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  • Democrats 35,135,859 (45.47%) | Republicans 39,906,003 (51.65%) | Other 2,223,949 (2.88%)
House Overview|By David Wasserman, October 17, 2013

Earlier this year, a senior House Democrat ribbed our pessimistic forecast for their 2014 prospects by suggesting, "Why can't you just say 'Democrats can't win a majority in the House, but Republicans can lose one?'" That admonition has never seemed more appropriate.

Given the GOP-tilted nature of the congressional map and the dynamics of midterm turnout, we have always maintained that House Republicans would need to engage in some spectacularly self-destructive behavior in order for Democrats to have any shot at netting 17 seats and a majority next November.

Over the 16-day course of the government shutdown, House Republicans flirted with just that. Republicans' detour into what some have described as a defund-at-all-costs "cul de sac" has turned a negative spotlight on the party to an extent no Democratic ad could ever achieve.

"The only thing we've gotten from a two-week shutdown is about five or ten more races we've got to pay attention to," complains one clear-headed GOP strategist. "More money spent defending people than expanding the majority. Hopefully folks are scared and are going to take their races seriously."

The GOP's brand has been awful for years, and sustained more damage this month. Yet the biggest boost for House Democrats isn't the downturn in the GOP's brand (NBC News/Wall Street Journal surveys showed negative views of the Republican Party surging from 44 percent in September to 53 percent in October). It's that the shutdown forced voters to actually focus on the House GOP as "the problem" in DC, something Democrats simply could not do amid the noise of the 2012 presidential election.

The question now: did the shutdown inflict long-term damage upon individual GOP incumbents? Or does the 285-144 House vote to end the shutdown rob Democrats of the momentum they would need to maintain for an entire year until next November? The answer depends, in part, on whether Republicans pursue similarly self-destructive strategies in next year's budget fights.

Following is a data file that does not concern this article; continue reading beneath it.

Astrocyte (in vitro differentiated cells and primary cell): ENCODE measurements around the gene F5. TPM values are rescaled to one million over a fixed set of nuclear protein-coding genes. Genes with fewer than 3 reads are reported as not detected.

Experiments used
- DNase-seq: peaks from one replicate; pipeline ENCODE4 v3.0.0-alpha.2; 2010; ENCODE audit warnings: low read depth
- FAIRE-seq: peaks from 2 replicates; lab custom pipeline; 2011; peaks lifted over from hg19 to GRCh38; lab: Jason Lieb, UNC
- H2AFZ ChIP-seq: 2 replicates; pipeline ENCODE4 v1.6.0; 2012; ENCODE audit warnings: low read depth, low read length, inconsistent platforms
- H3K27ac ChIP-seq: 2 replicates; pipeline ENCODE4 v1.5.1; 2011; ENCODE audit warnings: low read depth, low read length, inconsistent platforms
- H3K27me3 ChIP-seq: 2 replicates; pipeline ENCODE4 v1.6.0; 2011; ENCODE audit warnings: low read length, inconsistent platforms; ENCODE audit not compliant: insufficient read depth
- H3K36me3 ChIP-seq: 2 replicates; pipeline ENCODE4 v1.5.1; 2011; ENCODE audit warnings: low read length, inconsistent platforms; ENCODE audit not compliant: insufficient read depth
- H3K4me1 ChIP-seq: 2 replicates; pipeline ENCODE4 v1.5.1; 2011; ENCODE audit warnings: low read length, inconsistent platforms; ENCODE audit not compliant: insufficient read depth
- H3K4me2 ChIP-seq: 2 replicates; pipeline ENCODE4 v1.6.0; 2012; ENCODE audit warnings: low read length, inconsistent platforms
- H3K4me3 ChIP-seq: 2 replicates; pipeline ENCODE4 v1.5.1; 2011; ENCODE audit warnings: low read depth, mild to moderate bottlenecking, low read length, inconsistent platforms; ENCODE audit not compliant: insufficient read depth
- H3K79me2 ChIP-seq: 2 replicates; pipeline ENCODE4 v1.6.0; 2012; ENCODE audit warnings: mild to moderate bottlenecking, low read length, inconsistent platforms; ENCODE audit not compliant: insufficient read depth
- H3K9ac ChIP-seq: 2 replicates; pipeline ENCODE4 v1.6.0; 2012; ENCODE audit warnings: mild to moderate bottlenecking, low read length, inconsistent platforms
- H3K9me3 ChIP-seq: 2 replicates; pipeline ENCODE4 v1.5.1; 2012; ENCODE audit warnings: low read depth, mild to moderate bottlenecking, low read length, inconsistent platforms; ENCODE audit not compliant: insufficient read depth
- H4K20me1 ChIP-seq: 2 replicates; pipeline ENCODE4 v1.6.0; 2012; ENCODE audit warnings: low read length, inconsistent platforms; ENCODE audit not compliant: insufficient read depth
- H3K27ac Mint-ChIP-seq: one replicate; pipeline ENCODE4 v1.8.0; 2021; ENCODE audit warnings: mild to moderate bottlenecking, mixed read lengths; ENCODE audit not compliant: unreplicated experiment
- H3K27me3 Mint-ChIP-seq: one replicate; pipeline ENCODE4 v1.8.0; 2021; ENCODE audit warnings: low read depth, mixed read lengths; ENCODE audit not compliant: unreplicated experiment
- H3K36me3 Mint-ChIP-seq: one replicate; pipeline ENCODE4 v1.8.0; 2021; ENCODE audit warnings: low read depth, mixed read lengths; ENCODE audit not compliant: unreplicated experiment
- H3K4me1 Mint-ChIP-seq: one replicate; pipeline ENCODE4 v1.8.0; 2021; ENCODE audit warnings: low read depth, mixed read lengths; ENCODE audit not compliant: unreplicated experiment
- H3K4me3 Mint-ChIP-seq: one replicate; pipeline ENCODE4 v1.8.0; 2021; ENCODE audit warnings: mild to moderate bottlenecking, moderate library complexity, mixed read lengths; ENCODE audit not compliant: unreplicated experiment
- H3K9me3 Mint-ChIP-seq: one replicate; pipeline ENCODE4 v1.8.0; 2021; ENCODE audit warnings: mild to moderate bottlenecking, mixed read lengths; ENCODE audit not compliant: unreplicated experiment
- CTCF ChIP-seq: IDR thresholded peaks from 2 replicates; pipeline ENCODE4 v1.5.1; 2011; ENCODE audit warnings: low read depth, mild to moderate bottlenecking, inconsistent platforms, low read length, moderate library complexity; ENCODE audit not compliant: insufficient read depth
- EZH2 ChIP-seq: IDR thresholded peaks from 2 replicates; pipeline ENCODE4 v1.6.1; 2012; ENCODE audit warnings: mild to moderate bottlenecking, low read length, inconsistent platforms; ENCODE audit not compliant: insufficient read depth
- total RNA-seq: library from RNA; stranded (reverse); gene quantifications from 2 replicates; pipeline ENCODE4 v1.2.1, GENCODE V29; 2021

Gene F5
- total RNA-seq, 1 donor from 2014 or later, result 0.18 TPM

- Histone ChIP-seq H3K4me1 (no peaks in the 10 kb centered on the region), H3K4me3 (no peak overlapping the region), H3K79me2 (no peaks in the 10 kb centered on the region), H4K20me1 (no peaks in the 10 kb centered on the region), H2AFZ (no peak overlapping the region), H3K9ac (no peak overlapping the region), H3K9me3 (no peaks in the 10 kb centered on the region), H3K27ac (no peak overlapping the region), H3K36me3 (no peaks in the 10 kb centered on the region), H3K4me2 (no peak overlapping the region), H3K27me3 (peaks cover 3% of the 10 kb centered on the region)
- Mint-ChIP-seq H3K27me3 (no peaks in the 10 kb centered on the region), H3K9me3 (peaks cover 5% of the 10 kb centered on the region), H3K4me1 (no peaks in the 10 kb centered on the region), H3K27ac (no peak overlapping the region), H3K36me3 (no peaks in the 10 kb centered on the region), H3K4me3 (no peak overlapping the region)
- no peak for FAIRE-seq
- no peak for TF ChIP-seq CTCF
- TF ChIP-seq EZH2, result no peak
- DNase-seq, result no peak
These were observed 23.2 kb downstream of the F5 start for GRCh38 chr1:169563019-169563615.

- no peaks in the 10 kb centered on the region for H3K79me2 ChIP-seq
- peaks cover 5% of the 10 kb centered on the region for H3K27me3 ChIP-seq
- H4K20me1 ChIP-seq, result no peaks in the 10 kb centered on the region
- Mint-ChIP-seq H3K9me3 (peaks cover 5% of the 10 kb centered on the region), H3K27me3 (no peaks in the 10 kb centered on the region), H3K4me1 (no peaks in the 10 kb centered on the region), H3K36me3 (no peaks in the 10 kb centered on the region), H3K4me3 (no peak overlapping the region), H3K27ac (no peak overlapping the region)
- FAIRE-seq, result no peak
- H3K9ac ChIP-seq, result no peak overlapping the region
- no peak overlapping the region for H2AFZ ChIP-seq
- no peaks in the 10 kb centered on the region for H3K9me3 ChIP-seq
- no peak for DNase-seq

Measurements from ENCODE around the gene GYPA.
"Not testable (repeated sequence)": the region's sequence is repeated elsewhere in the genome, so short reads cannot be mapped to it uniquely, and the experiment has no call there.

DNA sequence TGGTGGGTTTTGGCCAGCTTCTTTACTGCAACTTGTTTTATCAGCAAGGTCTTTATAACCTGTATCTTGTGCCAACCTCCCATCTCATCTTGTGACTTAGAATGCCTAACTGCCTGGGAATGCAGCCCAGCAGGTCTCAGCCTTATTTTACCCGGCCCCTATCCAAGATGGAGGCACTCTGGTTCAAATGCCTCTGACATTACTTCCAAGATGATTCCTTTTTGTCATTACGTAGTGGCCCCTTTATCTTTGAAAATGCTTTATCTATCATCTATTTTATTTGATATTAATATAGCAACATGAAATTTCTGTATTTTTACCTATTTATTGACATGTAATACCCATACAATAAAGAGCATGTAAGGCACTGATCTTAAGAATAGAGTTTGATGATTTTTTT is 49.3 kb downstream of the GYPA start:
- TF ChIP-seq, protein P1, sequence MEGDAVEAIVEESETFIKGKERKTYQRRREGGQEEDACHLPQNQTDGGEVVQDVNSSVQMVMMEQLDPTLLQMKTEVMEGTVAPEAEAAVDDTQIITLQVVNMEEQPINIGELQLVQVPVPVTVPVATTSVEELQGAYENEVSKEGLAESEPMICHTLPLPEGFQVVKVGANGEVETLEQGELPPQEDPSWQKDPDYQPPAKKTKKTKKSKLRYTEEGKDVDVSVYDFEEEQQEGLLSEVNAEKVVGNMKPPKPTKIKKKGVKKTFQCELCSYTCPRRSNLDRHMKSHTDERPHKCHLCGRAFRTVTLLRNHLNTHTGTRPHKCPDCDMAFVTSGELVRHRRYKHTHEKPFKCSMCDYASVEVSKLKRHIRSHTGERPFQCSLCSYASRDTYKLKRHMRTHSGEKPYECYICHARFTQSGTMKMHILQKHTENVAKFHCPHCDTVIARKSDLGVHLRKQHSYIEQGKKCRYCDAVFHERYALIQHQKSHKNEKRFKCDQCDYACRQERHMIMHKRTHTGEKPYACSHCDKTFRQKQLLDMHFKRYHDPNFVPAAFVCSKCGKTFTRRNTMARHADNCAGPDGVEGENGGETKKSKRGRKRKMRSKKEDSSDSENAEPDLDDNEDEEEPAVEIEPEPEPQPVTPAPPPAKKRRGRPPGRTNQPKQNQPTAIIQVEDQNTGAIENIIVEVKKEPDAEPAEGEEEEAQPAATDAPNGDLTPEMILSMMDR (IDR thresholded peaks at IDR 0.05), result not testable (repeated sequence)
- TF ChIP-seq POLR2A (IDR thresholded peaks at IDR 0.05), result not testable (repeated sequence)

By our calculations, House Democrats would need to win the national popular vote for the House by between six and seven points in order to win the barest possible majority of 218 seats. How did we calculate this? In 2012, Democratic candidates won 49.16 percent of the national popular House vote to 48.03 for Republicans, but only won 201 of 435 seats. If every seat shifted uniformly in Democrats' direction, Democrats' lead nationally would have needed to expand to roughly 6.8 percent to drag 17 more GOP-won seats to Democrats' side.

A 6.8 percent national "landslide" is rare, but not impossible. Generic congressional ballot surveys have their limitations, often skewing more Democratic than the result by a handful of points. But several taken during the shutdown have shown the GOP approaching the danger zone: a Pew Research poll (10/9-13) showed Democrats leading 49 percent to 43 percent, and a Democracy Corps (D) survey (10/6-8) showed Democrats leading 47 percent to 43 percent.

Partisan Democrats excitedly point to polls in 24 districts taken by Public Policy Polling for MoveOn.org that showed 17 Republican incumbents trailing "generic" Democratic opponents. But don't be fooled by hyped results. In October 2011, PPP conducted similar "generic" polls in 20 districts and concluded "Polling Shows Democrats Can Take Back the House in 2012." Last week, HuffPollster's Mark Blumenthal and Ariel Edwards-Levy compiled a chart of those polls and found that PPP had a median bias of six points in Democrats' favor.

Rather than pay any attention to poorly designed polls designed to boost press and fundraising for Democratic candidates and liberal advocacy groups, the best way to gauge the shutdown fallout is to watch for the telltale micro and macro-level signs of a building wave.

First, is there a surge in Democrats' recruiting? To date, DCCC Chair Rep. Steve Israel has done the tough job of cajoling credible candidates into uphill races against well-funded GOP incumbents remarkably well, and the shutdown might ease his sales pitch. Already, we have seen an uptick: Omaha City Councilman Pete Festersen reversed his earlier decision not to run against GOP Rep. Lee Terry (NE-02), and it now looks likely Democrats will have their first credible challenger against GOP Rep. Frank LoBiondo (NJ-02) in nearly two decades.

Second, will at least a few Republicans in winnable districts retire? Up until GOP Rep. Bill Young (FL-13) announced his retirement last week, all nine Republicans not seeking reelection sat in districts at least seven points more Republican than the national average. Young's retirement gives Democrats a golden opportunity - particularly if former state CFO Alex Sink runs - but which other Republicans in marginal seats decide they've had enough of a dysfunctional House (and GOP conference) and refuse to run for reelection?